Certain aspects of the present disclosure include processing steps and instructions described herein in the form of an algorithm. It should be noted that the processing steps and instructions of the present disclosure could be embodied in software, firmware, or hardware, and when embodied in software, could be downloaded to reside on and be operated from different platforms used by a variety of operating systems.

FIG. 5 is a block diagram illustrating a radar system 500 for identifying airborne and spaceborne objects in a nuclear-scintillated environment, according to some embodiments. Radar system 500 includes antenna 502, duplexer 504, transmitter 506, receiver 508, computational elements 510, and display 520. In some embodiments, computational components 510 include waveform generator 516 and signal processor 512. In some embodiments, one or more of computational components 510 may be implemented as software operating on a general-purpose microprocessor or a standard computer. To improve processing speed, one or more of computational components 510 may be implemented as hardware, software, or a combination thereof on a digital signal processor (DSP), an application specific integrated circuit (ASIC), or a field-programmable gate array (FPGA), according to some embodiments.

Antenna 502 is an electrical device that converts electrical power into electromagnetic waves and vice versa. In some embodiments, antenna 502 may be constructed as a parabolic antenna, a waveguide antenna, or a phased array antenna. For example, FIG. 5 shows antenna 502 as a parabolic antenna. In general, antenna 502 transmits radar signals, i.e., radio waves having specific properties, in one or more predetermined directions. The radar signals are scattered upon contacting an airborne or spaceborne object and reflected as echo signals that are received by antenna 502. Upon receipt of the echo signals, radar system 500 may analyze the echo signals with respect to the transmitted radar signals to detect, track and identify the airborne or spaceborne object. For example, radar system 500 may identify the airborne or spaceborne object as a ballistic missile.

Duplexer 504 is an electronic switch that permits bi-directional communications over a single path. As shown in FIG. 5, radar system 500 includes duplexer 504 that can serve as a switch that connects antenna 502 to either transmitter 506 or receiver 508 depending on whether antenna 502 is being controlled to transmit or receive radio waves, respectively. In some embodiments, duplexer 504 may be constructed as a hybrid-ring duplexer, e.g., using ferrite circulators, or as a resonant cavity coaxial or waveguide systems, e.g., PIN diodes.

Waveform generator 516 is an electrical device that generates one or more radar waveforms having specific properties that enable radar system 500 to detect and identify an airborne or spaceborne object by analyzing received echo signals corresponding to the one or more radar waveforms transmitted as radar signals via antenna 502. In some embodiments, the one or more radar waveforms can be pre-stored as a series of predetermined values in memory, e.g., PROM. Waveform generator 516 can include circuitry, e.g., flip-flops, counters, etc., to generate the radar waveforms based on the stored values. Waveform generator 516 sends the one or more generated radar waveforms to transmitter 506. In some embodiments, the functionality of waveform generator 516 may be implemented within transmitter 506.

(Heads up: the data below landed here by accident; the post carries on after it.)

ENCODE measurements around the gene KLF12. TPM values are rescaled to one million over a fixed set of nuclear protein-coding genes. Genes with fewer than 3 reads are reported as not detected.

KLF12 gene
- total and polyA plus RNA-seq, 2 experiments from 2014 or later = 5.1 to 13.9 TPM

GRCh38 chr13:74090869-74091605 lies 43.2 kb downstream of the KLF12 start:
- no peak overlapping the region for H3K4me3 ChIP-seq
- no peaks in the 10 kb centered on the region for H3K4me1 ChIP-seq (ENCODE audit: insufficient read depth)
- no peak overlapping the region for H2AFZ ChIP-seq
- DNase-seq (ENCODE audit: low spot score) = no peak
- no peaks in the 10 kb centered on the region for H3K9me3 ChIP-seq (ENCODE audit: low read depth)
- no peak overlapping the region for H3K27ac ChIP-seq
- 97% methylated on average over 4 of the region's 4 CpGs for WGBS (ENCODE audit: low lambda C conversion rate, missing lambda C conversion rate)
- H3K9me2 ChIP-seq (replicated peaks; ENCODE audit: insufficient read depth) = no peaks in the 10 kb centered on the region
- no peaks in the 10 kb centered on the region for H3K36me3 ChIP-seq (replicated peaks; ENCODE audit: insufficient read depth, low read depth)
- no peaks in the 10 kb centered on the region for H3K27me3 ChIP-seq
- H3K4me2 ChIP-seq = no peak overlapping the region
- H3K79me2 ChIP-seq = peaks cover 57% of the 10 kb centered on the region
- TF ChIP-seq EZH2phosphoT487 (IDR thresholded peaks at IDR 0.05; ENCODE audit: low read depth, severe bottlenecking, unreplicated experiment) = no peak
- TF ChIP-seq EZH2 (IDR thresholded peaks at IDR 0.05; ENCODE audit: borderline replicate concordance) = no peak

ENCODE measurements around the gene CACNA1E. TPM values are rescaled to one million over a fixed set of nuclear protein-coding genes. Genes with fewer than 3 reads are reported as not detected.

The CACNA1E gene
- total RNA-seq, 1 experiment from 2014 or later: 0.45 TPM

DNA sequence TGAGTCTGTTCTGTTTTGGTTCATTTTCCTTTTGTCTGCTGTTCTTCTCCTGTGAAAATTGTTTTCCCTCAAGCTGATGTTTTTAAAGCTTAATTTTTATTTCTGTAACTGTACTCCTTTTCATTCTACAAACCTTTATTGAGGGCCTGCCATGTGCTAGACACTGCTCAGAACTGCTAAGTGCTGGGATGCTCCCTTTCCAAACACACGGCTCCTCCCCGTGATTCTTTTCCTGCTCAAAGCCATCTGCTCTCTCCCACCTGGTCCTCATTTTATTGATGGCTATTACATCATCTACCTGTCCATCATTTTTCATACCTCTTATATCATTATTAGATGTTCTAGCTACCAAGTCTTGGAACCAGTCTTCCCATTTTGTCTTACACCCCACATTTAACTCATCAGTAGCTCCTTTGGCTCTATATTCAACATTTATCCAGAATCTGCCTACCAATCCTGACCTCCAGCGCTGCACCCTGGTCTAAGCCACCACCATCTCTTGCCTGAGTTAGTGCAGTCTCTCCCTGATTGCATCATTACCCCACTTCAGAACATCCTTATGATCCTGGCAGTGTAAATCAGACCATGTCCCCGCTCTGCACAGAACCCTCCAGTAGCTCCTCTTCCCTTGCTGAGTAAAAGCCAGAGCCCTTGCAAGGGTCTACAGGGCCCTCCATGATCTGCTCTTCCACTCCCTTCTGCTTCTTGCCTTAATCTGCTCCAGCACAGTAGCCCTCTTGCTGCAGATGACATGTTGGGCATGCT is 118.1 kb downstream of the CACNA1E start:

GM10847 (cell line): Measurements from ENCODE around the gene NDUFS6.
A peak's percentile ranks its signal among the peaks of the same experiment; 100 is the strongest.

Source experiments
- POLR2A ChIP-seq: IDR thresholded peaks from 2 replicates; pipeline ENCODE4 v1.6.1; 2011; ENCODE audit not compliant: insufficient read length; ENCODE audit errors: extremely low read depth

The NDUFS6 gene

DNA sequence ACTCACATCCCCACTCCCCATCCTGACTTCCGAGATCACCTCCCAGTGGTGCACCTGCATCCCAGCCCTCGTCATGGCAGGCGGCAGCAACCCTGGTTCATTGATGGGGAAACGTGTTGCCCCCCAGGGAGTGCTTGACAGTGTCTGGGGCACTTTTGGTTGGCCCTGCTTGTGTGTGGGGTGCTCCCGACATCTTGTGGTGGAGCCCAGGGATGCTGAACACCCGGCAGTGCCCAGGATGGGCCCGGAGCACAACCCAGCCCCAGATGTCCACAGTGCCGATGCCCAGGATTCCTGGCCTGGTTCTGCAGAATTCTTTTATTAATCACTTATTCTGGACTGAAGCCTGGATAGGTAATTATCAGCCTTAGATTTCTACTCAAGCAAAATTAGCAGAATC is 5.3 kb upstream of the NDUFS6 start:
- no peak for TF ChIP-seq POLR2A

In some embodiments, to generate radar signals useful for enabling detection and identification of airborne or spaceborne objects, waveform generator 116 generates the one or more radar waveforms based on a wideband linear frequency modulated (LFM) waveform. In some embodiments, one or more periods of the LFM waveform may be stored in a memory of waveform generator 516. An LFM waveform employs a quadratic phase over a duration of a pulse (τpLFM). Over the period −τpLFM/2≤t≤τpLFM/2, the quadratic phase starts at πγτpLFM2/4, transitions to 0, and returns to πγτpLFM2/4. In some embodiments, the LFM baseband waveform (sLFM(t)) that is stored can be represented according to the following equation:

s LFM ( t ) = rect [ t τ pLFM ] exp ( j π γ t 2 ) ( Equation 1 )
where γ is a slope of the LFM waveform and rect(t/τpLFM) is a rectangle function over the interval −τpLFM/2≤t≤τpLFM/2. The LFM slope may assume positive or negative values. Because a linear frequency of the LFM waveform starts at −πγτpLFM and ends at πγτpLFM, for a total extent of 2πγτpLFM, the LFM waveform has a bandwidth βLFM=γτpLFM (Hz).

As discussed above with respect to FIG. 3, to satisfy a range resolution that is sufficiently granular to enable identification of an airborne or spaceborne object, the LFM waveform used by waveform generator 516 needs to have a wide bandwidth βLFM, e.g., greater than 100 MHz. As described in the present disclosure herein, the term wideband may refer to a bandwidth that enables discrimination and identification of airborne and spaceborne objects. In some embodiments, the term wideband bandwidth refers to a bandwidth of at least 100 MHz. In some embodiments, the LFM waveform generated by waveform generator 516 can have a 500 MHz bandwidth to enable granular range resolution useful in discrimination and identification of airborne and spaceborne objects such as a ballistic missile. The 500 MHz bandwidth is greater than 100 MHz and therefore considered wideband as described in the present disclosure.